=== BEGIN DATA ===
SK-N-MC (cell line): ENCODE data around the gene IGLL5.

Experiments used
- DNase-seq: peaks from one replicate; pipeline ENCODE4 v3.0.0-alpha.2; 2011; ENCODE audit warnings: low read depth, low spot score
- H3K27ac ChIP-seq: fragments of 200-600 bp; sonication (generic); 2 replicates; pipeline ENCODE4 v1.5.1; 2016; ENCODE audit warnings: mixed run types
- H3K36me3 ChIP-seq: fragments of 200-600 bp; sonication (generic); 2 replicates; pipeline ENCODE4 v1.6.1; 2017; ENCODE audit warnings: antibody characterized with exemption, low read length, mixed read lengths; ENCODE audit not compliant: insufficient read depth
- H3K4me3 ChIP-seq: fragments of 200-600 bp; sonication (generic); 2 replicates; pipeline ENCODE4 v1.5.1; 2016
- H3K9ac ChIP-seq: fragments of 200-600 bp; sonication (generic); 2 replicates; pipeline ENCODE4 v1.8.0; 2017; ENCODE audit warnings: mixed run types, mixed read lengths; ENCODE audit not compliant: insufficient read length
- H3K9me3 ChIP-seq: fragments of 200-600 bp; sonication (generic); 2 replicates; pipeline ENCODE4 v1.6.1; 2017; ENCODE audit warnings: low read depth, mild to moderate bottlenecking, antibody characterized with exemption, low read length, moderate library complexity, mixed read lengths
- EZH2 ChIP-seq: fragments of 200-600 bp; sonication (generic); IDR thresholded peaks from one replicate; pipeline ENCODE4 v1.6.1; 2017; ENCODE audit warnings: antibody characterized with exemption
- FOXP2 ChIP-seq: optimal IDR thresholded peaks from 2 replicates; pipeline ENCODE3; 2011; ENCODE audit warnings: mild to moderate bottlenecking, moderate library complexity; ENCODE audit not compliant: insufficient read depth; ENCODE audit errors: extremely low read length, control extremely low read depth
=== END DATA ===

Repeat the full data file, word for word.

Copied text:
SK-N-MC (cell line): ENCODE data around the gene IGLL5.

Experiments used
- DNase-seq: peaks from one replicate; pipeline ENCODE4 v3.0.0-alpha.2; 2011; ENCODE audit warnings: low read depth, low spot score
- H3K27ac ChIP-seq: fragments of 200-600 bp; sonication (generic); 2 replicates; pipeline ENCODE4 v1.5.1; 2016; ENCODE audit warnings: mixed run types
- H3K36me3 ChIP-seq: fragments of 200-600 bp; sonication (generic); 2 replicates; pipeline ENCODE4 v1.6.1; 2017; ENCODE audit warnings: antibody characterized with exemption, low read length, mixed read lengths; ENCODE audit not compliant: insufficient read depth
- H3K4me3 ChIP-seq: fragments of 200-600 bp; sonication (generic); 2 replicates; pipeline ENCODE4 v1.5.1; 2016
- H3K9ac ChIP-seq: fragments of 200-600 bp; sonication (generic); 2 replicates; pipeline ENCODE4 v1.8.0; 2017; ENCODE audit warnings: mixed run types, mixed read lengths; ENCODE audit not compliant: insufficient read length
- H3K9me3 ChIP-seq: fragments of 200-600 bp; sonication (generic); 2 replicates; pipeline ENCODE4 v1.6.1; 2017; ENCODE audit warnings: low read depth, mild to moderate bottlenecking, antibody characterized with exemption, low read length, moderate library complexity, mixed read lengths
- EZH2 ChIP-seq: fragments of 200-600 bp; sonication (generic); IDR thresholded peaks from one replicate; pipeline ENCODE4 v1.6.1; 2017; ENCODE audit warnings: antibody characterized with exemption
- FOXP2 ChIP-seq: optimal IDR thresholded peaks from 2 replicates; pipeline ENCODE3; 2011; ENCODE audit warnings: mild to moderate bottlenecking, moderate library complexity; ENCODE audit not compliant: insufficient read depth; ENCODE audit errors: extremely low read length, control extremely low read depth